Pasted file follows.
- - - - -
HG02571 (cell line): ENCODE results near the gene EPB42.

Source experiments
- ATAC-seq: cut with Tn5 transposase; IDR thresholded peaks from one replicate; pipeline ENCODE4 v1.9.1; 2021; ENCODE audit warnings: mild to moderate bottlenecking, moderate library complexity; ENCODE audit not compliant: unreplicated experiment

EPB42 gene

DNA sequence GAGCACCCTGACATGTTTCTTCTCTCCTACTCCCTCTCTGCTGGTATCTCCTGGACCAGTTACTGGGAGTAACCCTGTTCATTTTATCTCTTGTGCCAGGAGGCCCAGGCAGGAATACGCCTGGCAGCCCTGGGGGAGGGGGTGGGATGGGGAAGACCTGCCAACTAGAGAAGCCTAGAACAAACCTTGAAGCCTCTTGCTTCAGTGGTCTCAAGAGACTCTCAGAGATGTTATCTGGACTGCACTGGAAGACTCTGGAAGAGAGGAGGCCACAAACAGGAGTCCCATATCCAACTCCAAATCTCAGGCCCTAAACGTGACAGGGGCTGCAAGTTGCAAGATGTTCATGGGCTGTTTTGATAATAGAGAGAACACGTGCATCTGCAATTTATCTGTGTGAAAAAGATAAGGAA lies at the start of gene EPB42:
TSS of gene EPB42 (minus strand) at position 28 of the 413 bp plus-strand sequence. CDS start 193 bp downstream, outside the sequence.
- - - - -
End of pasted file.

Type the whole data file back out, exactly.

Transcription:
HG02571 (cell line): ENCODE results near the gene EPB42.

Source experiments
- ATAC-seq: cut with Tn5 transposase; IDR thresholded peaks from one replicate; pipeline ENCODE4 v1.9.1; 2021; ENCODE audit warnings: mild to moderate bottlenecking, moderate library complexity; ENCODE audit not compliant: unreplicated experiment

EPB42 gene

DNA sequence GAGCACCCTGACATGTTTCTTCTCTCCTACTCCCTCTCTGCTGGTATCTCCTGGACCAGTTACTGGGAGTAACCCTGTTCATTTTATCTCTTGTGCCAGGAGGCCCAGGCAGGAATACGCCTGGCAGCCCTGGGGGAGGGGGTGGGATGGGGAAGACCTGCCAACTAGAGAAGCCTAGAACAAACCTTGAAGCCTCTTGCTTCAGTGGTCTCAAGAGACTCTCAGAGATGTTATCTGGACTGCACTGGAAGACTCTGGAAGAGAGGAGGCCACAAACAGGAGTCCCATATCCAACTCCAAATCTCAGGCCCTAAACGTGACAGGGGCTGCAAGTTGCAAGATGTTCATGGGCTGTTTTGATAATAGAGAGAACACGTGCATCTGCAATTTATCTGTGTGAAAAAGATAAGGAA lies at the start of gene EPB42:
TSS of gene EPB42 (minus strand) at position 28 of the 413 bp plus-strand sequence. CDS start 193 bp downstream, outside the sequence.